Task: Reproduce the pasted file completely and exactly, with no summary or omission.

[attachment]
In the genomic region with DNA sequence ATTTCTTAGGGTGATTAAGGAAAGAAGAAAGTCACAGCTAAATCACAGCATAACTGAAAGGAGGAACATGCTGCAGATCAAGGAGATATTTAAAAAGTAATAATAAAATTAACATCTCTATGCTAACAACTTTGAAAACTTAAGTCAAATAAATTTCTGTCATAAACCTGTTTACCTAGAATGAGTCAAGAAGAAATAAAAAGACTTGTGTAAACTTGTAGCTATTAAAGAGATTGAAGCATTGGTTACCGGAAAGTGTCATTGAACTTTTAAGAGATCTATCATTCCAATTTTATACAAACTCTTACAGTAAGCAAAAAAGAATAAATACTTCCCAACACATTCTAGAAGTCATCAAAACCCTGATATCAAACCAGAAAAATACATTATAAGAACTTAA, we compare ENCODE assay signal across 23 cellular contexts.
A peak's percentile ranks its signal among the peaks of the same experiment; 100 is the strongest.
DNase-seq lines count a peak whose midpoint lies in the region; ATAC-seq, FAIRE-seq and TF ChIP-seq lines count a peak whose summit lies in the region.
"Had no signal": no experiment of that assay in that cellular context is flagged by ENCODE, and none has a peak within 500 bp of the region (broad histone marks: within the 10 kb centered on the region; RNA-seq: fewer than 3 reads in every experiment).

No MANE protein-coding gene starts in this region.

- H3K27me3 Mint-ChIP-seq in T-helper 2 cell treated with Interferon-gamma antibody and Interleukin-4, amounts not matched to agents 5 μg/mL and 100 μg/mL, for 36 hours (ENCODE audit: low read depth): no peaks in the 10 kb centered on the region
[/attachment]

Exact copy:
In the genomic region with DNA sequence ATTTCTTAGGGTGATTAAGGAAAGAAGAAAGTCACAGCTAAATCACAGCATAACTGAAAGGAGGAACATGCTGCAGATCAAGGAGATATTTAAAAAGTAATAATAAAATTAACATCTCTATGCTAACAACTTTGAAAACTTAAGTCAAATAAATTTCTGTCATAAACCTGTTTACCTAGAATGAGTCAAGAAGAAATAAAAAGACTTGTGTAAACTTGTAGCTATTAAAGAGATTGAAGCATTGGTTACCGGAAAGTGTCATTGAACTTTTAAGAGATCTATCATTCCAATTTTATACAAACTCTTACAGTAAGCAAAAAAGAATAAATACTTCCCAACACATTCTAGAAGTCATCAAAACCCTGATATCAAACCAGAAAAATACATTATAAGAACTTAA, we compare ENCODE assay signal across 23 cellular contexts.
A peak's percentile ranks its signal among the peaks of the same experiment; 100 is the strongest.
DNase-seq lines count a peak whose midpoint lies in the region; ATAC-seq, FAIRE-seq and TF ChIP-seq lines count a peak whose summit lies in the region.
"Had no signal": no experiment of that assay in that cellular context is flagged by ENCODE, and none has a peak within 500 bp of the region (broad histone marks: within the 10 kb centered on the region; RNA-seq: fewer than 3 reads in every experiment).

No MANE protein-coding gene starts in this region.

- H3K27me3 Mint-ChIP-seq in T-helper 2 cell treated with Interferon-gamma antibody and Interleukin-4, amounts not matched to agents 5 μg/mL and 100 μg/mL, for 36 hours (ENCODE audit: low read depth): no peaks in the 10 kb centered on the region